Before I became a parent, I always assumed I’d use “time-outs” if and when I had children. It seemed the enlightened alternative to spanking and it made sense: A child experiences a little isolation in order to feel the consequences of his actions and have some time alone to reflect on what he’s done.
Of course, toddlers and preschoolers really aren’t capable of the reasoning required for this to have the desired consequences, but it turns out there’s even more to consider when it comes to using time-outs.
Studies in neuroplasticity — the brain’s ability to adapt — show that repeated experiences actually change the physical structure of the brain. Since many of the interactions between children and caregivers relate to discipline in some way, it’s important that parents consider how they respond to their kids’ misbehavior because it affects their development.
Drs. Dan Siegel and Tina Payne Bryson, in this Time article, write that even when presented in a patient and loving manner, time-outs typically offer children isolation, which teaches them that “when they make a mistake, or when are having a hard time, they will be forced to be by themselves—a lesson that is often experienced, particularly by young children, as rejection. Further, it communicates to kids, “I’m only interested in being with you and being there for you when you’ve got it all together.”
Siegel and Bryson write:
When children are overtaxed emotionally, they sometimes misbehave; their intense emotions and the demands of the situation trump their internal resources. The expression of a need or a big feeling therefore results in aggressive, disrespectful, or uncooperative behavior—which is simply proof that children haven’t built certain self-regulation skills yet. Misbehavior is often a cry for help calming down, and a bid for connection.
I’m not sure if I would have bought that hook, line, and sinker, unless I’d done the research about — and had the experience of — parenting adopted children. From the very beginning, I forced myself to do “time-ins” with my kids. I say forced because there were times when I wanted time-outs, when everything in me felt like both parties needed a big fat break from each other and a separation might help the kids “get” it. But because of what I knew about attachment and connection, I intentionally moved closer to them, and stayed close, during a meltdown or poor behavior. Even when they didn’t want to be touched — and who does when they’re really angry? — I stayed close by. As soon as there was an opening to come even closer, I moved in. What I have seen time and time again, is that this approach calms things down more quickly, shortens the duration of the episodes, and improves behavior in the longer-term. (I understand that if kids are really violent or there are other extenuating circumstances, additional interventions may be needed.)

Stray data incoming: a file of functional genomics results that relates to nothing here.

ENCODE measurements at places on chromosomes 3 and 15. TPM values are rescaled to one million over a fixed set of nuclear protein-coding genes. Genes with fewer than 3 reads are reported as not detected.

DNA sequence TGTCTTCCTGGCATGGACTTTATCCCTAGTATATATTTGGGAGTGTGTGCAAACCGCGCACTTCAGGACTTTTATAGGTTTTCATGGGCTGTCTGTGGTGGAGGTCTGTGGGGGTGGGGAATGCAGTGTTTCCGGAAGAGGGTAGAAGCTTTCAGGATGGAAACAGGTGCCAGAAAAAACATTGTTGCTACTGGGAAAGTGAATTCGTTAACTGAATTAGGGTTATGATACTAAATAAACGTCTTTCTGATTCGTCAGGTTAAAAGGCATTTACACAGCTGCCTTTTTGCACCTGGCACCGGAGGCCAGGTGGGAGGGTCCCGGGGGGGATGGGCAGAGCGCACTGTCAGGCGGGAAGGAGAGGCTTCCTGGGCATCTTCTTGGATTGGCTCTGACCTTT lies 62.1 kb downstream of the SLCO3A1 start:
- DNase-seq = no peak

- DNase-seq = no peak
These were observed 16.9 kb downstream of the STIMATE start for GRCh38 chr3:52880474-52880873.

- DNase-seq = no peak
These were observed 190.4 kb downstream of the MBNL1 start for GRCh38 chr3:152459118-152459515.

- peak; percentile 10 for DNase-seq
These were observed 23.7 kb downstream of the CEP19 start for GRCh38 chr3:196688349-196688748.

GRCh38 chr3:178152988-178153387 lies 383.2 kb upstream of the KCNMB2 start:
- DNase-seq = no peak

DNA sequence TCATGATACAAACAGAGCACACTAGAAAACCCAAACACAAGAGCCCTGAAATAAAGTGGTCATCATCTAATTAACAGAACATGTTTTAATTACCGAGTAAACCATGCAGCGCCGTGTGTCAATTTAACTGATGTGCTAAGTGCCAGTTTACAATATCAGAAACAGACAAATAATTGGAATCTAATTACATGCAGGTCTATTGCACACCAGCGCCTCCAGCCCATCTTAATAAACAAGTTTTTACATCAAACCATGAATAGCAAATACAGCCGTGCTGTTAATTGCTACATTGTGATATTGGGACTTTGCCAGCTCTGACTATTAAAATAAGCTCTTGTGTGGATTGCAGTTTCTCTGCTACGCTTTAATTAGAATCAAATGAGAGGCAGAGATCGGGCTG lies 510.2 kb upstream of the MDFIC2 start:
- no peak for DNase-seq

The article makes the point that parents often think that time-outs help children calm down and gain insight, but instead, they frequently “make children angrier and more dysregulated, leaving them even less able to control themselves or think about what they’ve done, and more focused on how mean their parents are to have punished them.” When children are thinking about how horrible their parents are, they miss opportunities “to build insight, empathy, and problem-solving skills.”
This makes sense if we really believe that discipline is ultimately about teaching and formation, rather than punishment. One of my biggest lessons in parenting so far is how much of what I do and don’t do is about me, and not my kids. Discipline is often an area where this comes out the most in parents, and it’s a tough lesson.
Does this mean you should stop giving time-outs if you use them? Not necessarily. I don’t believe there’s a one-size-fits-all parenting philosophy. It depends on so many factors, including age and background of a child, and the exact details of how time-outs are handled. But I think the studies about what makes for healthy brain development in children — which leads to healthier behavior in the long run — are worth any parent’s attention.
Have you or do you use time-outs? If so, have they been effective? What is your approach to discipline?
Image: E+N Photographies/Unsplash